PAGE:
4. Nearest Metcard outlet

Provides name and directions to nearest ticket outlet, right at the TVM to which passengers naturally gravitate. These directions are reinforced on local transport guide maps.

5. Local taxi company numbers

Provided at payphones.

6. Local transport guide


a. location of bus stops

b. available bus routes and destinations

c. approximate bus/train running times and frequencies

d. Metcard outlet and Metlink phone number

The guide pictured is located in the foyer near TVMs, but there are others at the entrance to the station and adjacent to the bus timetable display.

7. Marketing material

Marketing material to encourage patronage by publicising off-peak and non-work trips.

8. Timetables

Bus maps, timetables and local transport services guide provided on Platform 2. Although passed by many people alighting the train (including the peak afternoon traffic), the station foyer might have been a better location.

9. Directions to buses

Bus direction sign in underpass. Also includes Metlink phone and web info.

10. Passenger information at bus stops

A local travel guide installed at a bus shelter. Where stops have no shelter, permission needs to be obtained to place a guide in a nearby shop window.

About the Ormond Project

Project Aims

a. to increase public transport patronage amongst both existing and new passengers

b, to improve connectivity between transport modes

c. more effectively market public transport

d. improve customer service through better passenger information

e. improve fare compliance

Careful design and a staged approach

Passenger information needs vary according to the stage of their journey and their level of experience. Information provided must be specific to what the passenger wants to know at the time and not confuse them with either too much or too little.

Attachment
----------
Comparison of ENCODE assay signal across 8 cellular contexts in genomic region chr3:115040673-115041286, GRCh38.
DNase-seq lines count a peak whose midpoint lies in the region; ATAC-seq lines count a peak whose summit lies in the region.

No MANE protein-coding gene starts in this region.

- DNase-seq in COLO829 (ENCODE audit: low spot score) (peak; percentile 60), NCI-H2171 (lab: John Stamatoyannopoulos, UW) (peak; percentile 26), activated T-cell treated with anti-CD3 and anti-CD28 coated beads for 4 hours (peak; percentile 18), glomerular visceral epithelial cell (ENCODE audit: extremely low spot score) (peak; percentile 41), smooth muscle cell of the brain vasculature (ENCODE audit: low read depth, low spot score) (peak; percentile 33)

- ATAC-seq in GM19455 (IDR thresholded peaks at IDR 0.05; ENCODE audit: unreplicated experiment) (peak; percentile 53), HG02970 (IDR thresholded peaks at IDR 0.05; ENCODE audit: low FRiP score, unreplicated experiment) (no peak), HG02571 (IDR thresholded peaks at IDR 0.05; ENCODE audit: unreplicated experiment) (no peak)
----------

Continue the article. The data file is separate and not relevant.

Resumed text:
Passengers to Ormond receive information as a progressive series of stages as they approach the station or bus stop. Each sequence (or 'thread') has been designed for the following types of passengers:

a. Passers-by (potential passengers who may be attracted to public transport)

b. Passengers catching a train at Ormond Station

c. Passengers leaving Ormond Station to catch a bus or call a taxi

d. Passengers leaving a bus to catch a train

These 'threads' are separate but intersect to form a seamless whole. Not all passengers need follow each stage in each thread. For example, passengers with pre-purchased tickets have no need for zone information on TVMs. However, for those who need it, such information is provided at the exact place where it is required (in this case on the TVM itself). Experience has shown that this is more effective than providing the information on large posters somewhat remote from where it is needed.

Information and reassurance

To provide continual (but unobtrusive) re-assurance, a successful action is followed by its verification or reinforcement. This builds confidence. The passenger then moves onto further steps until their journey is complete.